Indian Journal of Paediatric Dermatology

: 2017  |  Volume : 18  |  Issue : 1  |  Page : 63--64

“Chik” from the womb!

Samipa Samir Mukherjee1, BS Chandrashekar2, Rohini P Gaikwad3,  
1 Department of Dermatology, Bangalore Medical College and Research Institute, Bengaluru, Karnataka, India
2 Department of Dermatology, Cutis Academy of Cutaneous Sciences, Bengaluru, Karnataka, India
3 Department of Dermatology, M.I.M.E.R. Medical College, Talegaon, Maharashtra, India

Correspondence Address:
Samipa Samir Mukherjee
Department of Dermatology, Bangalore Medical College and Research Institute, Bengaluru, Karnataka

How to cite this article:
Mukherjee SS, Chandrashekar B S, Gaikwad RP. “Chik” from the womb!.Indian J Paediatr Dermatol 2017;18:63-64

How to cite this URL:
Mukherjee SS, Chandrashekar B S, Gaikwad RP. “Chik” from the womb!. Indian J Paediatr Dermatol [serial online] 2017 [cited 2021 Jun 24 ];18:63-64
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Chikungunya (CKG), derives its name from “Kungunyala,” which means “that which bends up” in Makonde language, relating to the stooped posture adopted by these patients due to incapacitating polyarthralgia or arthritis. It is caused by alphavirus and is transmitted by the Asian tiger mosquitoes, Aedes aegypti, and Aedes albopictus. The first reported outbreak of CKG in India was from Calcutta city in 1963. The mucocutaneous manifestations of the disease include facial flush, fine discrete morbilliform exanthema, and occasionally, purpura has been reported. Other reported lesions include generalized vesiculobullous eruptions, lymphedema, and intertriginous aphthous-like ulcers.[1],[2] Herein, we report a 4 days old infant with the classical chik sign with positive IgM capture ELISA specific for CKG virus with negative titers in the mother.

A 4-day-old girl child born of nonconsanguineous marriage and full term normal vaginal delivery was brought to the dermatology outpatient clinic by the parents with centrofacial pigmentation noticed since the 2nd day of life [Figure 1]. The child did not have any history of fever; there was no history of prior medications, topical application, or any significant ante natal or birth history. The mother gave history of low grade fever without any arthralgia during the 9th month of pregnancy, which was labeled as viral fever by the physician and was managed symptomatically without further evaluation. Cutaneous examination revealed slate gray to brown pigmentation over the nose, perinasal, and perioral area. No evidence of similar pigmentation was noted anywhere else on the body. Physical evaluation and systemic examination were within normal limits. The basic hematology and blood biochemistry work up was also within normal limits. The differential diagnosis considered at this point was CKG induced pigmentation, posttraumatic (birth injury), and postinflammatory hyperpigmentation. A provisional diagnosis of CKG induced pigmentation was made which was further confirmed with positive IgM capture ELISA specific for CKG virus. The titers for IgM was negative in the mother. However, her Ig G titers were positive. Thus, a final diagnosis of CKG induced pigmentation (chik sign) was established, and the child was managed conservatively with emollients and reassurance.{Figure 1}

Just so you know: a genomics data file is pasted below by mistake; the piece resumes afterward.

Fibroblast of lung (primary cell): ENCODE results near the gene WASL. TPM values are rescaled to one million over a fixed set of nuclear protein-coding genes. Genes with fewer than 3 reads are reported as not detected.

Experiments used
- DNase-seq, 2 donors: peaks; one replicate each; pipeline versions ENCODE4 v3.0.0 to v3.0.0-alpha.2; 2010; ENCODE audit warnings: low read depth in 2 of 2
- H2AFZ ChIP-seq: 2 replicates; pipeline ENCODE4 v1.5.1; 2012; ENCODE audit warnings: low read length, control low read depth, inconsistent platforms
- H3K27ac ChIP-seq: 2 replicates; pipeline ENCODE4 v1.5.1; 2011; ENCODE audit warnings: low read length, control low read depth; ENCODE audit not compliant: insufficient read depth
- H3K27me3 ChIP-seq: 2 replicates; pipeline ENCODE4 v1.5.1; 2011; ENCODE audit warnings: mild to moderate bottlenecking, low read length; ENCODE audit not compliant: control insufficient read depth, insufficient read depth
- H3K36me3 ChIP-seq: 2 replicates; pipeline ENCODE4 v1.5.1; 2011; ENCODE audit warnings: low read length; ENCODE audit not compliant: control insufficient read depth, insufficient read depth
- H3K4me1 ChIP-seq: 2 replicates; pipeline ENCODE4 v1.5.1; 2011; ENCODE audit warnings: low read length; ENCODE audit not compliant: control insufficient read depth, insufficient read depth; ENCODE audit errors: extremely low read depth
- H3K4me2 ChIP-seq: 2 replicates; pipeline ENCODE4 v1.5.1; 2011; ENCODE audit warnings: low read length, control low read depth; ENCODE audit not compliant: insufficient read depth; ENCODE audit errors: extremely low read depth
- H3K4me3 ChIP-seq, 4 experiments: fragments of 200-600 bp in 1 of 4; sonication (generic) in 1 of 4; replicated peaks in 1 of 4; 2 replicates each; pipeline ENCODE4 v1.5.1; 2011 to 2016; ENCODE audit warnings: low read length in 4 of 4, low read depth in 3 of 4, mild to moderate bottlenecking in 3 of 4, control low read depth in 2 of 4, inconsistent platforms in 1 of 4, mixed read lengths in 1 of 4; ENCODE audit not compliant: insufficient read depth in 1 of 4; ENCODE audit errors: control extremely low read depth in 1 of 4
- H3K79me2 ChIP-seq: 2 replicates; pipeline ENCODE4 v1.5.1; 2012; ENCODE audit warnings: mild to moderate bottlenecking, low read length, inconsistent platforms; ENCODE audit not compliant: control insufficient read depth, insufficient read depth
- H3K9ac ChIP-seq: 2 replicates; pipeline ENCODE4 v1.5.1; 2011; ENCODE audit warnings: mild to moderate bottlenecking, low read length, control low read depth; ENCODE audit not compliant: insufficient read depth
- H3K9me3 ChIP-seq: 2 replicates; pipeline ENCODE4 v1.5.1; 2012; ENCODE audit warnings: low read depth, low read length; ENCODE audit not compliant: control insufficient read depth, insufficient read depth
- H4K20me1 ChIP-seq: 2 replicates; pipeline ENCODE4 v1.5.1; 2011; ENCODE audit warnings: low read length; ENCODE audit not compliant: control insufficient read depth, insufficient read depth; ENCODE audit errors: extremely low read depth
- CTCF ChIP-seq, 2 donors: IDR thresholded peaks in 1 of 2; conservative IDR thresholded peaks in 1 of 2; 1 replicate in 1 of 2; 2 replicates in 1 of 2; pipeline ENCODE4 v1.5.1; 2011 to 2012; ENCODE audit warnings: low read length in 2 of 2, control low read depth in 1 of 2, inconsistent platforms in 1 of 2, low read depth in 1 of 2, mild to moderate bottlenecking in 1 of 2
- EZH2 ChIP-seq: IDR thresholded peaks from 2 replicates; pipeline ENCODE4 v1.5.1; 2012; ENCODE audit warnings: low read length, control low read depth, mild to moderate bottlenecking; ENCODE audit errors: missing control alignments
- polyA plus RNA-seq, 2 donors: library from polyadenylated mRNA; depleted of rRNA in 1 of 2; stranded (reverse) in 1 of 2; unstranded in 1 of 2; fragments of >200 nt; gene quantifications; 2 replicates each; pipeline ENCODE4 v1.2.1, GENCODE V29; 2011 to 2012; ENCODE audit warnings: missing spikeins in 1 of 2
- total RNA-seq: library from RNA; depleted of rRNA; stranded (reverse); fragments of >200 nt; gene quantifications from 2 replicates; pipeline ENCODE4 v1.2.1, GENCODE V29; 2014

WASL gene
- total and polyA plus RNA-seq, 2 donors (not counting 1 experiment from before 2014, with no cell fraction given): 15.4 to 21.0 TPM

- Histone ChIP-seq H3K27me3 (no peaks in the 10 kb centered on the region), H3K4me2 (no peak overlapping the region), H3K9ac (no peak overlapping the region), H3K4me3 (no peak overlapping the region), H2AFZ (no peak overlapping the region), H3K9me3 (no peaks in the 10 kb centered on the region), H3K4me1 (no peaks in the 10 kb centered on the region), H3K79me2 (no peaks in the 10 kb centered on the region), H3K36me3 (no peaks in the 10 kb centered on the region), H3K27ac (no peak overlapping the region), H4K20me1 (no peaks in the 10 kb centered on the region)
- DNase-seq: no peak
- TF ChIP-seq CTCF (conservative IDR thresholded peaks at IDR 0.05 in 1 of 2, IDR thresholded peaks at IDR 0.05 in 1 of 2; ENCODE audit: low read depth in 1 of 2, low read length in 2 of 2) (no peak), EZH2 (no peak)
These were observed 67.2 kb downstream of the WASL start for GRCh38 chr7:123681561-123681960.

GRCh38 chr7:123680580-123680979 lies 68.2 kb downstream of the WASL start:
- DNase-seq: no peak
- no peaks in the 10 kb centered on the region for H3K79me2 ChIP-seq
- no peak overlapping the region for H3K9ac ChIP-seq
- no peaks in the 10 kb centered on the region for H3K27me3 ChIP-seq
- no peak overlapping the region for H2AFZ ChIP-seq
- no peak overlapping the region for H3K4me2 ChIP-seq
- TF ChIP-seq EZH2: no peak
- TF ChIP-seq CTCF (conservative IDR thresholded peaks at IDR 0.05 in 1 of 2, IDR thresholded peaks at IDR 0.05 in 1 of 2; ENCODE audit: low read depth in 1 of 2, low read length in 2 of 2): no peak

Pigmentary alterations in cases of suspected CKG cases have been documented in the literature. It was also found to be the most common cutaneous manifestation in one of the studies from South India.[1] They observed an asymptomatic, brownish-black pigmentation, predominantly involving the centro-facial area which was in the form of freckle-like macules, followed by diffuse, slate-colored pigmentation, flagellate pigmentation, mucosal pigmentation, and pigmentation of the existing acne lesions. The study by Riyaz et al. added melasma like pigmentation and Addisonian pigmentation to the panel of pigmentary manifestations, and they also quoted that mechanism of pigmentation could be postinflammatory.[3] An increased intraepidermal melanin dispersion/retention triggered by the virus has been postulated as a cause for pigmentation.[1] It is interesting to note that while hyperpigmentation seems to be the most common pigmentary change associated with CKG, Bhat et al. had a patient who developed hypopigmented macular lesions.[4]

The hyperpigmented lesions on the nose, malar area, and other pigmented areas show a unique histology of increased basal pigmentation, pigmentary incontinence, and melanophages as observed by others.[5],[6] However, melanophages have not been found in the series by Inamadar et al., which showed an intact basal layer with diffuse hypermelanosis of the entire epidermis and no melanin incontinence in the dermis.[1]

We herein report this case as the youngest patient to be reported with the characteristic “chik sign” and also emphasize the fact that an in utero CKG in the fetus can give rise to cutaneous manifestations in the early days of infancy. A high clinical suspicion and early recognition of the entity avoids unnecessary and expensive investigations.

Declaration of Patient Consent

The authors certify that they have obtained all appropriate patient consent forms. In the form the patient(s) has/have given his/her/their consent for his/her/their images and other clinical information to be reported in the journal. The patients understand that their names and initials will not be published and due efforts will be made to conceal their identity, but anonymity cannot be guaranteed.

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Conflicts of Interest

There are no conflicts of interest.


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